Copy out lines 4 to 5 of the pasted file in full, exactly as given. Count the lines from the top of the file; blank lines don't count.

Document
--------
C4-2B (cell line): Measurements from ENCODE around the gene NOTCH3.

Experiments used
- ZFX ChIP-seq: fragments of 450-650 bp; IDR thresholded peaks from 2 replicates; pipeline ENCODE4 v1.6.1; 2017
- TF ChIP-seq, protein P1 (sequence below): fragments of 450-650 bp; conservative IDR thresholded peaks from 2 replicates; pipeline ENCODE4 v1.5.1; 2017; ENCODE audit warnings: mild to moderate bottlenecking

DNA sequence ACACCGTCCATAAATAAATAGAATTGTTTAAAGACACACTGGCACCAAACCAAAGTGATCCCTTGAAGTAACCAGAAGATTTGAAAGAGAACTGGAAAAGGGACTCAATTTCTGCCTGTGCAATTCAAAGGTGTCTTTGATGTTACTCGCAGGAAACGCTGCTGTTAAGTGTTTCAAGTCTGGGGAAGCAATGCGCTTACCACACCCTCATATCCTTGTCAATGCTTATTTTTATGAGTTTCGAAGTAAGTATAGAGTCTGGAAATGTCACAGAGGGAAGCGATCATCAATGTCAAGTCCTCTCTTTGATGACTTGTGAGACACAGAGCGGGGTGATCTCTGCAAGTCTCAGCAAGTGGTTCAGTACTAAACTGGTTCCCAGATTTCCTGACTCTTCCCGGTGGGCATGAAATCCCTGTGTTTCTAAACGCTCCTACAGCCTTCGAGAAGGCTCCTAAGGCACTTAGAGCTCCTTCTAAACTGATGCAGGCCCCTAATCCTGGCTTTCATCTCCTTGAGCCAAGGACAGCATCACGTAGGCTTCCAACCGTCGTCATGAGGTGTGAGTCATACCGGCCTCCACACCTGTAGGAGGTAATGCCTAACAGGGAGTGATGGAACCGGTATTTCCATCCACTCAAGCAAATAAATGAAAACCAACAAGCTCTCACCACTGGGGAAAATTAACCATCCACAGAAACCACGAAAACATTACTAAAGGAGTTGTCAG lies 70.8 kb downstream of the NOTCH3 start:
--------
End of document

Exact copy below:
- TF ChIP-seq, protein P1 (sequence below): fragments of 450-650 bp; conservative IDR thresholded peaks from 2 replicates; pipeline ENCODE4 v1.5.1; 2017; ENCODE audit warnings: mild to moderate bottlenecking

DNA sequence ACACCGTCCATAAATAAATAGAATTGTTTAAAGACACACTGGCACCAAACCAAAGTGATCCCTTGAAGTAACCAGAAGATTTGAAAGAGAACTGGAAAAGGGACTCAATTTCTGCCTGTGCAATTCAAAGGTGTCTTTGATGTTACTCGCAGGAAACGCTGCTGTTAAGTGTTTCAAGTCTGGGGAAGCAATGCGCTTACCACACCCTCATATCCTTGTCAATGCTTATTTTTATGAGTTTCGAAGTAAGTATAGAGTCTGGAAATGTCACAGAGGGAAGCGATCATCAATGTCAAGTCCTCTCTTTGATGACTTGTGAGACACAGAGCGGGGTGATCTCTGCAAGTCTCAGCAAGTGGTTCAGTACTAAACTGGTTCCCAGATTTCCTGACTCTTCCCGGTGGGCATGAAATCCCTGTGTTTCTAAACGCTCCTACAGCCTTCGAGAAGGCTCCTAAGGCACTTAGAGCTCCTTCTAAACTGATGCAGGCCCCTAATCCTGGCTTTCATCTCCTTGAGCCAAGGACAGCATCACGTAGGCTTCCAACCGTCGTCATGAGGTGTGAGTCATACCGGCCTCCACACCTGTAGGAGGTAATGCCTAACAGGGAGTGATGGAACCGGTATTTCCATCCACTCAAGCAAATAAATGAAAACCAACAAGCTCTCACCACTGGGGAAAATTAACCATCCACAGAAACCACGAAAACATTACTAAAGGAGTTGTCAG lies 70.8 kb downstream of the NOTCH3 start: